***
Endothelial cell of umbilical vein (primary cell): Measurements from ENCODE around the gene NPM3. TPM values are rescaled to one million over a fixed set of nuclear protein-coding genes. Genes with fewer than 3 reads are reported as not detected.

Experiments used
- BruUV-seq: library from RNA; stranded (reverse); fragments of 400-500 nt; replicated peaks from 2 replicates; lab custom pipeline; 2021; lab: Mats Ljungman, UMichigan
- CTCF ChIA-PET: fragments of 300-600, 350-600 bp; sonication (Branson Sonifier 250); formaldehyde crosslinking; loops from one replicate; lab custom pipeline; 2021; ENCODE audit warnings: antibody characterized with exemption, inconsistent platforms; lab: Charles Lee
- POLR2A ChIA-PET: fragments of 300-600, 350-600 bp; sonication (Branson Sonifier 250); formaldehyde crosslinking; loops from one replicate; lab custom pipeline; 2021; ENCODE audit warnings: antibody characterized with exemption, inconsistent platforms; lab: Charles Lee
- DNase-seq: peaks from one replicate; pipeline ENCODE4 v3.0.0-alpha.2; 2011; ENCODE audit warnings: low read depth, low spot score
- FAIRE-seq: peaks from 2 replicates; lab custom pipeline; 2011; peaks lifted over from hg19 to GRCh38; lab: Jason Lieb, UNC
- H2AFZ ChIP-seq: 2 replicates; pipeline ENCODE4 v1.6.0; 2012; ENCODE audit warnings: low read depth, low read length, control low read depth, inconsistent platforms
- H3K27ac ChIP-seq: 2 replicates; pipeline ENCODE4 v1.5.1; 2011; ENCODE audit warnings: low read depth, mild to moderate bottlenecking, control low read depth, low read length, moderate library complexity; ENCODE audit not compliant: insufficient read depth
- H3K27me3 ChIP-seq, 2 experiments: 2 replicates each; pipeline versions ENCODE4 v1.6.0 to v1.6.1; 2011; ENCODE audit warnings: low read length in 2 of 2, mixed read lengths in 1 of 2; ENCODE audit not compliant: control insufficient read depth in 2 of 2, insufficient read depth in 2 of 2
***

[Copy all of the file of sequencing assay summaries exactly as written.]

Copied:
Endothelial cell of umbilical vein (primary cell): Measurements from ENCODE around the gene NPM3. TPM values are rescaled to one million over a fixed set of nuclear protein-coding genes. Genes with fewer than 3 reads are reported as not detected.

Experiments used
- BruUV-seq: library from RNA; stranded (reverse); fragments of 400-500 nt; replicated peaks from 2 replicates; lab custom pipeline; 2021; lab: Mats Ljungman, UMichigan
- CTCF ChIA-PET: fragments of 300-600, 350-600 bp; sonication (Branson Sonifier 250); formaldehyde crosslinking; loops from one replicate; lab custom pipeline; 2021; ENCODE audit warnings: antibody characterized with exemption, inconsistent platforms; lab: Charles Lee
- POLR2A ChIA-PET: fragments of 300-600, 350-600 bp; sonication (Branson Sonifier 250); formaldehyde crosslinking; loops from one replicate; lab custom pipeline; 2021; ENCODE audit warnings: antibody characterized with exemption, inconsistent platforms; lab: Charles Lee
- DNase-seq: peaks from one replicate; pipeline ENCODE4 v3.0.0-alpha.2; 2011; ENCODE audit warnings: low read depth, low spot score
- FAIRE-seq: peaks from 2 replicates; lab custom pipeline; 2011; peaks lifted over from hg19 to GRCh38; lab: Jason Lieb, UNC
- H2AFZ ChIP-seq: 2 replicates; pipeline ENCODE4 v1.6.0; 2012; ENCODE audit warnings: low read depth, low read length, control low read depth, inconsistent platforms
- H3K27ac ChIP-seq: 2 replicates; pipeline ENCODE4 v1.5.1; 2011; ENCODE audit warnings: low read depth, mild to moderate bottlenecking, control low read depth, low read length, moderate library complexity; ENCODE audit not compliant: insufficient read depth
- H3K27me3 ChIP-seq, 2 experiments: 2 replicates each; pipeline versions ENCODE4 v1.6.0 to v1.6.1; 2011; ENCODE audit warnings: low read length in 2 of 2, mixed read lengths in 1 of 2; ENCODE audit not compliant: control insufficient read depth in 2 of 2, insufficient read depth in 2 of 2